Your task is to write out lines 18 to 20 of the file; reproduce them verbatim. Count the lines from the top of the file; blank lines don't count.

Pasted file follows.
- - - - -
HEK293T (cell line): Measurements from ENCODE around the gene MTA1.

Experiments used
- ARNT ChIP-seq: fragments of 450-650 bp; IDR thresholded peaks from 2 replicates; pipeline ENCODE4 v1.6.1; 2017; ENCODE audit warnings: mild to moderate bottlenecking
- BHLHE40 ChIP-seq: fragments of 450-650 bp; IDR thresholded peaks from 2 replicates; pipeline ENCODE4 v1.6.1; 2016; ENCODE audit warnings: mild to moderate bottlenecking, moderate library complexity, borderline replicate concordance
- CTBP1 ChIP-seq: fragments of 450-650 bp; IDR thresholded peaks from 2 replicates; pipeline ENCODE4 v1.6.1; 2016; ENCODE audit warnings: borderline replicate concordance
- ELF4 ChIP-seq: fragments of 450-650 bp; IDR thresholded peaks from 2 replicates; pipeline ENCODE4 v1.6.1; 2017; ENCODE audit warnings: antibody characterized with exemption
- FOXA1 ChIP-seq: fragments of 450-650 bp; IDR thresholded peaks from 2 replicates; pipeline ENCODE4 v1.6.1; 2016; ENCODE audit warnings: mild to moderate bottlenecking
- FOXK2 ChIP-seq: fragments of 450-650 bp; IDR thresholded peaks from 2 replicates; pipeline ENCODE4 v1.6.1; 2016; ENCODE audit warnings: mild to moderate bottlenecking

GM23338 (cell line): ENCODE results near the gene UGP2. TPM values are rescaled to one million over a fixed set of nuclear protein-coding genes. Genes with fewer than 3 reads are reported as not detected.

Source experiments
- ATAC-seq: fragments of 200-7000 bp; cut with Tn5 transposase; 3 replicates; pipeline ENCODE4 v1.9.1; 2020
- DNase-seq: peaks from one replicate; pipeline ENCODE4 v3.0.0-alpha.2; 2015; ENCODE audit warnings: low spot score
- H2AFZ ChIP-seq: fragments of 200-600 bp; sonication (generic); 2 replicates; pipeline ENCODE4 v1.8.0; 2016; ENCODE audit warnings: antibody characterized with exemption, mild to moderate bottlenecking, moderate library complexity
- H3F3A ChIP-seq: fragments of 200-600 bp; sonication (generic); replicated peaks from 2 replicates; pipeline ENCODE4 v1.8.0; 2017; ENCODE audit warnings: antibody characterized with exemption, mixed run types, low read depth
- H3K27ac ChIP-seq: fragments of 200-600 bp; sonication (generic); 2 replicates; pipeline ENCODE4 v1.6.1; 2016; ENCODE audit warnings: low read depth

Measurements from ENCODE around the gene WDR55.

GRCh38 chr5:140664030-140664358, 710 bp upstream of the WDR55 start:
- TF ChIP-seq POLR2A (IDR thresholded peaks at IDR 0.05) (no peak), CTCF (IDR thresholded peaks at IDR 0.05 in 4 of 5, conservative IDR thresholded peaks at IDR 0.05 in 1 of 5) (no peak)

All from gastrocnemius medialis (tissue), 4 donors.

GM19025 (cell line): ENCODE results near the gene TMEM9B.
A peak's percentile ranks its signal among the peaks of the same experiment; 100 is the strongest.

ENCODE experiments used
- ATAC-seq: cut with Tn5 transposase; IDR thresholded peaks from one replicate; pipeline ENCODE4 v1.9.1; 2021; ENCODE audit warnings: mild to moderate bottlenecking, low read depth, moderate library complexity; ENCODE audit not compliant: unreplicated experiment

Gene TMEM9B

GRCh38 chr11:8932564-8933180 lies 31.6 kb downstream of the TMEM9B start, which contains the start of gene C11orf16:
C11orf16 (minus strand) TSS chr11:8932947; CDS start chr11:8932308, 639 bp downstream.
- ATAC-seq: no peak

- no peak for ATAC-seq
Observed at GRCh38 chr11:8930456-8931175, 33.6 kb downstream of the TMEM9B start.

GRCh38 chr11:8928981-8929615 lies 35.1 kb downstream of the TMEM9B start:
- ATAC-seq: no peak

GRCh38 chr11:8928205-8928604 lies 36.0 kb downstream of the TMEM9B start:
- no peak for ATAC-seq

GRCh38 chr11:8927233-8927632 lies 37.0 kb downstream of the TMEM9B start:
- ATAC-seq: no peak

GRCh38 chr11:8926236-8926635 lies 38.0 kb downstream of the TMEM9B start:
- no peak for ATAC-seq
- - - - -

- TF ChIP-seq POLR2A (IDR thresholded peaks at IDR 0.05) (no peak), CTCF (IDR thresholded peaks at IDR 0.05 in 4 of 5, conservative IDR thresholded peaks at IDR 0.05 in 1 of 5) (no peak)

All from gastrocnemius medialis (tissue), 4 donors.

GM19025 (cell line): ENCODE results near the gene TMEM9B.